Wells and the Wells Moat Boat Race!


Teams competing in the annual Wells moat boat race

Last week whilst taking my American guests on a tour of the beautiful cathedral city of Wells we were fortunate to witness the city's annual moat boat race. The race takes place every year on the August Bank Holiday on the 14th Century moat surrounding the Bishops Palace. Teams make their own rafts and then attempt to race them on the moat. Often in fancy dress, part of the challenge is to try and stay afloat in the sometimes precariously-made rafts! There are different races throughout the day - one for juniors, church groups, community groups, local businesses, over-18s and even one for the local air cadets who are more accustomed to setting their sights on the sky rather than the water! The event is a great day out for the residents of Wells and for the few savvy-tourists who have heard about the delights and charms of Wells. England has a number of quirky traditions and festivals and this boat race is one of them!

The Wells Town Crier announcing the start of the event to passer-bys

Wells is just an hours drive from Bath and thankfully it has yet to be discovered by the big coach tour companies. If you have a day free in Bath it is certainly worth taking a private tour to explore it. As England's smallest city it is a charming place to visit. There are a number of connections between Bath and Wells - one of them being the beautiful 13th Century cathedral. Inside the cathedral you can see the world's 2nd oldest working clock. It is believed to have been built by the same person who built the clock at Salisbury Cathedral which is said to be the oldest clock. Unlike the Salisbury clock this one has a fascinating clock face. Like Salisbury the cathedral in Wells also faced a precarious dilemma regarding its tower which resulted in an ingenious 14th Century solution.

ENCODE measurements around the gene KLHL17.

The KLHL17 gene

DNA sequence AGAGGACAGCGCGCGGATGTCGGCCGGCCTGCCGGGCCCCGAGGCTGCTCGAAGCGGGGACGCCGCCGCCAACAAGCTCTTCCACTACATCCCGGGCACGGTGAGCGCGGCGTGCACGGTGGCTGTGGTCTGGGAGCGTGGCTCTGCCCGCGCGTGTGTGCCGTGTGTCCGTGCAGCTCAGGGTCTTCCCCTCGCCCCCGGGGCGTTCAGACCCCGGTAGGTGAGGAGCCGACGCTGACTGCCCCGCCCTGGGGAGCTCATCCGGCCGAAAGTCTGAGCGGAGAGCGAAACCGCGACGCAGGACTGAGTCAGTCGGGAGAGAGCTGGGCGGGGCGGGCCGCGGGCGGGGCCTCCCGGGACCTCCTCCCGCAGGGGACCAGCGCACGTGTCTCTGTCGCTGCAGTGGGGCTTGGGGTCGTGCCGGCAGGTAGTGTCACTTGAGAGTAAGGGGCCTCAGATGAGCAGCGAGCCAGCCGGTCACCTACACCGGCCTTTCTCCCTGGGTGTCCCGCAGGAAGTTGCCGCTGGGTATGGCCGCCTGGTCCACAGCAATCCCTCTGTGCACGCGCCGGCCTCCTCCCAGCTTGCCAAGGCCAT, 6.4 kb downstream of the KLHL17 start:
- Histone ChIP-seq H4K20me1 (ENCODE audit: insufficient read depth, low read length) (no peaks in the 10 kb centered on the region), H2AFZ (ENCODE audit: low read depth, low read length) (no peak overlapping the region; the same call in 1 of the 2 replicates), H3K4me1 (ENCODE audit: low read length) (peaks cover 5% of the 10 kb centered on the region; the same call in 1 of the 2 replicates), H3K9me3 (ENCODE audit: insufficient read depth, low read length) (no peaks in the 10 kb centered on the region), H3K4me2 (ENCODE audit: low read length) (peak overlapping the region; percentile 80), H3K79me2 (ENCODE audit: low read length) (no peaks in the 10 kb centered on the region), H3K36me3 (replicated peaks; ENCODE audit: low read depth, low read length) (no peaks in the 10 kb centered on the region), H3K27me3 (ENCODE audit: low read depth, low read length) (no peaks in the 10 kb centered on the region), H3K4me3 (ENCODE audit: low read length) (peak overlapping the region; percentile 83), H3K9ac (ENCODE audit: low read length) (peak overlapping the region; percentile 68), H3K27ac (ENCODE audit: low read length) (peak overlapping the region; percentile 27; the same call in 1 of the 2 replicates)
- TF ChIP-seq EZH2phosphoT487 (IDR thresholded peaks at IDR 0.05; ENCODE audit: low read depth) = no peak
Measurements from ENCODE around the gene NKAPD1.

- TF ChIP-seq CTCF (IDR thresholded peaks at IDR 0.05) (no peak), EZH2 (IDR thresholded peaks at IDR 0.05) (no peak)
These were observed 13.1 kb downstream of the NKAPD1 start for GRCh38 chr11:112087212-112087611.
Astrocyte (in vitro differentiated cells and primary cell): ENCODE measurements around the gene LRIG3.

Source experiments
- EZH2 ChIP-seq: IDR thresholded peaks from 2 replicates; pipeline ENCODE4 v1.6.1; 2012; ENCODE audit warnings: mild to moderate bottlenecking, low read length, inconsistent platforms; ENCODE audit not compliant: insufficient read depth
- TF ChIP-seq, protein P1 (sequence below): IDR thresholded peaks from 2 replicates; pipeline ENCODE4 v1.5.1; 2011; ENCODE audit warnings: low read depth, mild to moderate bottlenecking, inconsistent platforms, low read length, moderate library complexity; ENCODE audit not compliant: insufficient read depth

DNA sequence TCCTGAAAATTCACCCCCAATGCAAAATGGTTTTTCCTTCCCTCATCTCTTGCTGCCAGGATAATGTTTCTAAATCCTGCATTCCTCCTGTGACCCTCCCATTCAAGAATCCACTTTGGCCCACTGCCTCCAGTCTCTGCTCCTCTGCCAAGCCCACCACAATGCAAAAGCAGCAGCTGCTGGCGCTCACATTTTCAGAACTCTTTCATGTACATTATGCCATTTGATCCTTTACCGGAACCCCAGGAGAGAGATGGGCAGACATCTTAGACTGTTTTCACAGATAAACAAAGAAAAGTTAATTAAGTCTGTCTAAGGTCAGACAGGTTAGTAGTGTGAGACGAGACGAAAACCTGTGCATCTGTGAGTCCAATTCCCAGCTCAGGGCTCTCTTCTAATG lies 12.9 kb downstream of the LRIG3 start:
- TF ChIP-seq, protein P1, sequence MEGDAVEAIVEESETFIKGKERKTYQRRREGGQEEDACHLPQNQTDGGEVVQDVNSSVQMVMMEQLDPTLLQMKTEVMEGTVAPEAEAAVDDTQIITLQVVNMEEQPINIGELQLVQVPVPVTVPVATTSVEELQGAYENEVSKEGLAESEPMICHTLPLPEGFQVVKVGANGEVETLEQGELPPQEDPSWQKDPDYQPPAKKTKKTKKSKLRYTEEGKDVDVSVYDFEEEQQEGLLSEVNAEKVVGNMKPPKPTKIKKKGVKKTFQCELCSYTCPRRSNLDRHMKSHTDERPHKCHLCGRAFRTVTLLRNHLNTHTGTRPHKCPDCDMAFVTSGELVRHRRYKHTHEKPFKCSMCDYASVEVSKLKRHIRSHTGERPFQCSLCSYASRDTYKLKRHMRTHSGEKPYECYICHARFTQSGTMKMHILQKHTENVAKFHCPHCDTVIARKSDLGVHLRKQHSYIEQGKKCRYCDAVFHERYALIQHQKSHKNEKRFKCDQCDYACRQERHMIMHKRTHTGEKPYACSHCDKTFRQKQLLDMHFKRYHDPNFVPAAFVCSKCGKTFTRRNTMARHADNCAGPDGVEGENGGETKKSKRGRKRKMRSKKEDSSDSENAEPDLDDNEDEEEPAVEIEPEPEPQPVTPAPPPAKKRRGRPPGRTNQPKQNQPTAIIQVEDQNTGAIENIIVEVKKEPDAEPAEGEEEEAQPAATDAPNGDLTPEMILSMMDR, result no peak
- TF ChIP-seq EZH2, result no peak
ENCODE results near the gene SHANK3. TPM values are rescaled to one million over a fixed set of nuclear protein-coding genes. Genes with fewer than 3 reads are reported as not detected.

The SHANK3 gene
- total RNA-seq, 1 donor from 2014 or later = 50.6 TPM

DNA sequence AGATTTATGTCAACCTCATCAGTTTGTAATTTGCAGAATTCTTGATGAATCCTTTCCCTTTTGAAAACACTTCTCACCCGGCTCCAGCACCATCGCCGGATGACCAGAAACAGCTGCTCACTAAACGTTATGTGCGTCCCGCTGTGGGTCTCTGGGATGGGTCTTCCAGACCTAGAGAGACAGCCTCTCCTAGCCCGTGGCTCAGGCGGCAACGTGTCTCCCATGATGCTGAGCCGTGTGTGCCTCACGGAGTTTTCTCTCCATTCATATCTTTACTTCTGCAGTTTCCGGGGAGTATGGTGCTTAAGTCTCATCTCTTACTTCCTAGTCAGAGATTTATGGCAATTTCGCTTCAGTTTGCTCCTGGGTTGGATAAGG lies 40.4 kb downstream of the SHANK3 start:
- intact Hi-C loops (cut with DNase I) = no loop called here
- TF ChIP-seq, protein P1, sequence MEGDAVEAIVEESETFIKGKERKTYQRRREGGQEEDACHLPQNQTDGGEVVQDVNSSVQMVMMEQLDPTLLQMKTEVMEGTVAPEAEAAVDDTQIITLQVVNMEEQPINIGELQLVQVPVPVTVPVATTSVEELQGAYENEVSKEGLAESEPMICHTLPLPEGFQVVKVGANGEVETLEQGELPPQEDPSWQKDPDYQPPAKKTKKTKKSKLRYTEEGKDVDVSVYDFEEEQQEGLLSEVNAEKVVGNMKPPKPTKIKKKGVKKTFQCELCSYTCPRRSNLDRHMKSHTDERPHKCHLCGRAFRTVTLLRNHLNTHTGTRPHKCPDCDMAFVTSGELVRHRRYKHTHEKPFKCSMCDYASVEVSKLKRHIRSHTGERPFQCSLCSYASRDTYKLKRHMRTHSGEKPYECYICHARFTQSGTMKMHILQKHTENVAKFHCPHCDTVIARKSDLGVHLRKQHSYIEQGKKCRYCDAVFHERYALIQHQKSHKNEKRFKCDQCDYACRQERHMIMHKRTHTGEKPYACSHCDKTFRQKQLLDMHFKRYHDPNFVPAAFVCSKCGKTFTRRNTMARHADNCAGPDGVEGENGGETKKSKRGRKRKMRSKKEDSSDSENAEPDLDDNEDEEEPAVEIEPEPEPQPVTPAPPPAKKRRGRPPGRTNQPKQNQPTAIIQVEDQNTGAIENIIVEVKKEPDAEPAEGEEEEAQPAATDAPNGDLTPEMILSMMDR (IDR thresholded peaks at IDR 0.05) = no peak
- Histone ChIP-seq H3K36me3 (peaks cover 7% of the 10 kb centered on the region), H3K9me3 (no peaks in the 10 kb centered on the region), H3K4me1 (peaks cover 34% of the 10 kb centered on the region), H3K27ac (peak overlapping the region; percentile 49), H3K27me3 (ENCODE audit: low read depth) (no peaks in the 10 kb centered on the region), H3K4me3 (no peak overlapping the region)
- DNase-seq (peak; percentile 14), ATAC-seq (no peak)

Sunflowers in the gardens of Vicars Close - Europe's oldest residential street

The city of Wells is also home to Europe's oldest residential street which is one of the most photogenic streets that I know in the area. The street dates back to the 1300s!


Not far from Wells is the village of Cheddar - the birth-place of the famous Cheddar Cheese. The village is also home to the stunning Cheddar Gorge which is England's largest gorge. The 2 locations combine perfectly on a day trip from Bath which is why I created my Wells and Cheddar Gorge tour. During this tour we stop to visit the only cheese factory in Cheddar which makes Cheddar cheese using the traditional method and of course there is an opportunity to taste what is considered to be the world's most popular cheese! For the more active guests we also climb up to a viewpoint on the gorge which gives incredible views.


For more information on my Wells and Cheddar Gorge tour please click here. The tour is also included in my West Country 3 Day Tour which is a great way to experience the sights in and around Bath.




Close to Wells is the town of Glastonbury. Famous for its music festival, the town is also renowned for its myths and legends which feature King Arthur, Joseph of Arimathea and the Holy Grail! Today it is a popular place for New Age spiritualists. Glastonbury Abbey, now in ruins as a result of the Reformation, was once the wealthiest abbey in the country and was rumoured to have been more wealthy than the King at one stage! I have taken a number of guests on a tour of Glastonbury and so if this is somewhere you would like to visit please get in contact.


Bath is fortunate to be located within a beautiful and fascinating region so if you have the time - do give yourself 2 to 3 days to experience and enjoy the delights of the West Country.